Graphene ‘nano-origami’ could enable tiny microchips

Scientists at the University of Sussex have developed a technique for making tiny microchips from graphene and other 2D materials, using a form of ‘nano-origami’.

By creating distortions in the structure of the graphene, the researchers were able to make the nanomaterial behave like a transistor. “We’re mechanically creating kinks in a layer of graphene,” says Professor Alan Dalton of the School of Mathematical and Physics Sciences at the University of Sussex. “It’s a bit like nano-origami. Using these nanomaterials will make our computer chips smaller and faster. It is absolutely critical that this happens as computer manufacturers are now at the limit of what they can do with traditional semiconducting technology. Ultimately, this will make our computers and phones thousands of times faster in the future.”

New technique may enable large-area integration of 2D materials

Researchers affiliated with the Graphene Flagship from RWTH Aachen University, Universität der Bundeswehr München and AMO in Germany, KTH Royal Institute of Technology in Sweden and with Protemics have reported a new method to integrate graphene and 2D materials into semiconductor manufacturing lines, a milestone for the recently launched 2D-EPL project.

Schematic illustration of the methodology for wafer-level transfer of two-dimensional materials imageImage from Nature Communications

Two-dimensional (2D) materials have a huge potential for providing devices with much smaller size and extended functionalities with respect to what can be achieved with today's silicon technologies. But to exploit this potential, it is vital to be able to integrate 2D materials into semiconductor manufacturing lines - a notoriously difficult step. This new technique could be a step in the right direction as far as solving this problem is concerned.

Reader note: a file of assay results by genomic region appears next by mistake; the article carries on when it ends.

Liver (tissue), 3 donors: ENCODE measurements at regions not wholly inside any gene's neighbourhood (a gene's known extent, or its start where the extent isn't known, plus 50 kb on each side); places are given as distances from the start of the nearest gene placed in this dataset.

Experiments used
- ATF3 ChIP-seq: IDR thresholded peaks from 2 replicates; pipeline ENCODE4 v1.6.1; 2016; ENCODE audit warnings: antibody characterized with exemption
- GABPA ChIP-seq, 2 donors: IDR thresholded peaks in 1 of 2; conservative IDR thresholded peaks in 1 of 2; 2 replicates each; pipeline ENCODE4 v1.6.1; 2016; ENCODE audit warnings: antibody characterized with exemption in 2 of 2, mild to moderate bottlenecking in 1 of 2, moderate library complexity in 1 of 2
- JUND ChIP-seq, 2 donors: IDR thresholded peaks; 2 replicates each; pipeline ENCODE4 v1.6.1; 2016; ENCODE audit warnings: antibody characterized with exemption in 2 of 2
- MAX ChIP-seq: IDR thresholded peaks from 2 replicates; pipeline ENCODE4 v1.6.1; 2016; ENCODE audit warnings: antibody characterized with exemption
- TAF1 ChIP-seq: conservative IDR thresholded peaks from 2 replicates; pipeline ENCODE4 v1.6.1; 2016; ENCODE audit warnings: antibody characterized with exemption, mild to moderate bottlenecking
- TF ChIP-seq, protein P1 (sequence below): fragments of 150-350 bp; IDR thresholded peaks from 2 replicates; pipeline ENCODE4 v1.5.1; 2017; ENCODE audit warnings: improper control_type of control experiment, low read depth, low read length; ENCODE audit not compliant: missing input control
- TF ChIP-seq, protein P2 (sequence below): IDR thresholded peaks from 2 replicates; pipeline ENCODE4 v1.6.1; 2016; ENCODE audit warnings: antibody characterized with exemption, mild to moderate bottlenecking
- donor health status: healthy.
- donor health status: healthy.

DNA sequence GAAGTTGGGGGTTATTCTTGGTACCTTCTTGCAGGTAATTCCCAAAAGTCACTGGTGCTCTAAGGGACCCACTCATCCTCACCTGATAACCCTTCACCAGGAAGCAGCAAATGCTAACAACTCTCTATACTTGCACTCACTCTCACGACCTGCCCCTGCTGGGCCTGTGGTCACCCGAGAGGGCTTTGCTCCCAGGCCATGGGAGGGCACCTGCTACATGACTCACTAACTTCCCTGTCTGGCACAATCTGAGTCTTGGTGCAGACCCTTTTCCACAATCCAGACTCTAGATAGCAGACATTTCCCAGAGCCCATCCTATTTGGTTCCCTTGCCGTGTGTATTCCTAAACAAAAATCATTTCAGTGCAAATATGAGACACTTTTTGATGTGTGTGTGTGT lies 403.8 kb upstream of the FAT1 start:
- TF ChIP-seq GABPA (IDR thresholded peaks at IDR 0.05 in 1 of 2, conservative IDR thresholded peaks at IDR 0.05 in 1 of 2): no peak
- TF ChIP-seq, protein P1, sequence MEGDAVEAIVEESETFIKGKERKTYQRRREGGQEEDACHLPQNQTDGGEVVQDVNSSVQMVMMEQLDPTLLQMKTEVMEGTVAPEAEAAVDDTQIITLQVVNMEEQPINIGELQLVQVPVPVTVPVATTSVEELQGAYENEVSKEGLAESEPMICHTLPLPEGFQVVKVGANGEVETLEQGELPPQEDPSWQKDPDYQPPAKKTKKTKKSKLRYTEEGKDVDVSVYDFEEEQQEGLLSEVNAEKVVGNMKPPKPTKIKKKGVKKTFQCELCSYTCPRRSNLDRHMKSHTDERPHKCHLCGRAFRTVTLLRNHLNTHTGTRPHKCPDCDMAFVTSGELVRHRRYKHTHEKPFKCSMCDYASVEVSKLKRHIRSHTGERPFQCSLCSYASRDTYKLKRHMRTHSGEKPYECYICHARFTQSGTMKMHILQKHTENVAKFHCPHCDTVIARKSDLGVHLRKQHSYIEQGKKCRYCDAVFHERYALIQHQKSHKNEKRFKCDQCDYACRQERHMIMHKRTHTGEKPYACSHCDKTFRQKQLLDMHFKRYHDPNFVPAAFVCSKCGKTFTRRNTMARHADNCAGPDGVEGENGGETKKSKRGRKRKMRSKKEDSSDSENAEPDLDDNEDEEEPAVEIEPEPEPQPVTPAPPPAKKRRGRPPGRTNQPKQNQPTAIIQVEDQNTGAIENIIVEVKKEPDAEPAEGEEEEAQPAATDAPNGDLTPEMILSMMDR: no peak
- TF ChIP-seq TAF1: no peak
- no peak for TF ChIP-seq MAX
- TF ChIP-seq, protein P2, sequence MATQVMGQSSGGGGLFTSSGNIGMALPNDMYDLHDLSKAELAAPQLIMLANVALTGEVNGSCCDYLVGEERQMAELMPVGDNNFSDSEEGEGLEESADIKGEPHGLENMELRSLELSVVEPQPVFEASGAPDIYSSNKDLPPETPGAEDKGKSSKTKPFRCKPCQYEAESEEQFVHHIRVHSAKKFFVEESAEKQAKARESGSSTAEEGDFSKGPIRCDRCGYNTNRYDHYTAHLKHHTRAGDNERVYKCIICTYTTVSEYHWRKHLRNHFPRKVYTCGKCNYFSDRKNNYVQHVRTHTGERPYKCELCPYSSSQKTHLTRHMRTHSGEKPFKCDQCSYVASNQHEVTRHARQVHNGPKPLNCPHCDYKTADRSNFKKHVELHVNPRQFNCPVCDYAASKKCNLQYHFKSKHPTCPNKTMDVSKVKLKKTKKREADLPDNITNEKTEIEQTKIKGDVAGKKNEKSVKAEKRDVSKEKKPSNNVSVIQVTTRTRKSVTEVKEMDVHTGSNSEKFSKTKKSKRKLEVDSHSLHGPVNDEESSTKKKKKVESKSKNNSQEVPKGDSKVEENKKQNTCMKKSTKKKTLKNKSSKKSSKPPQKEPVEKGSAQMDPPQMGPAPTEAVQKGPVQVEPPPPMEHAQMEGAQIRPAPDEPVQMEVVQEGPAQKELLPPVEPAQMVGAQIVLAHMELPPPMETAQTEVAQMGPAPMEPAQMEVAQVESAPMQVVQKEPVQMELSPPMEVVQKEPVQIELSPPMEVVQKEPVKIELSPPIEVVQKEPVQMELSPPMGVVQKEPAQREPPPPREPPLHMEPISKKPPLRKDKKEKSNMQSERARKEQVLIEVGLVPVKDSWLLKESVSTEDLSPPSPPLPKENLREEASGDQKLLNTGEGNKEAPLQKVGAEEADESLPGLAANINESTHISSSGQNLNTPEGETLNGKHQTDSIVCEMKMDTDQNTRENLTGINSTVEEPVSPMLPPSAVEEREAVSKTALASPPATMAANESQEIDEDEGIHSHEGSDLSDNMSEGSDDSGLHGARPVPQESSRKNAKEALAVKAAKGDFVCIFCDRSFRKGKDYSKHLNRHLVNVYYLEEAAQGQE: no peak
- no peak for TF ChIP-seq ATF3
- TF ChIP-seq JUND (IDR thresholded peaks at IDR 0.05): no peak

Stretchable and ultrasensitive NO2 sensors based on rGO and MOS2 nanocomposites

Researchers at Penn State, Northeastern University and five universities in China have developed and tested a stretchable, wearable gas sensor for environmental sensing.

Stretchable, ultrasensitive, and low-temperature NO2 sensors based on MoS2@rGO nanocomposites image

The sensor combines a newly developed laser-induced graphene foam material with a unique form of molybdenum disulfide and reduced-graphene oxide nanocomposites. The researchers were interested in seeing how different morphologies of the gas-sensitive nanocomposites affect the sensitivity of the material to detecting nitrogen dioxide molecules at very low concentration. To change the morphology, they packed a container with very finely ground salt crystals.

Graphene and MoS2 make for a highly light-absorbent and tunable material

Physicists at the University of Basel have created a novel structure with the ability to absorb almost all light of a selected wavelength, by layering different 2D materials: graphene and molybdenum disulfide.

A highly light-absorbent and tunable material made of graphene and MoS2 imageSchematic illustration of the electron-hole pairs (electron: pink, hole: blue), which are formed by absorption of light in the two-layer molybdenum disulfide layer. Credit: Nadine Leisgang and Lorenzo Ceccarelli, Department of Physics, University of Basel

The new structure's particular properties reportedly make it a candidate for applications in optical components or as a source of individual photons, which play a key role in quantum research.

New technique allows for processing surfaces on an atomic scale

Researchers at TU Wien have designed a nano-structuring method, with which certain layers of a material can be perforated with extreme precision while others are left completely untouched, even though the projectile penetrates all layers.

Atomic-Scale Carving of Nanopores into 2D materials imageThe projectile penetrates all layers, but only in the top layer, a big hole is created. The graphene below remains intact. Credit: TU Wien

This is made possible with the help of highly charged ions - they can be used to selectively process the surfaces of novel 2D material systems, for example to anchor certain metals on them, which can then serve as catalysts.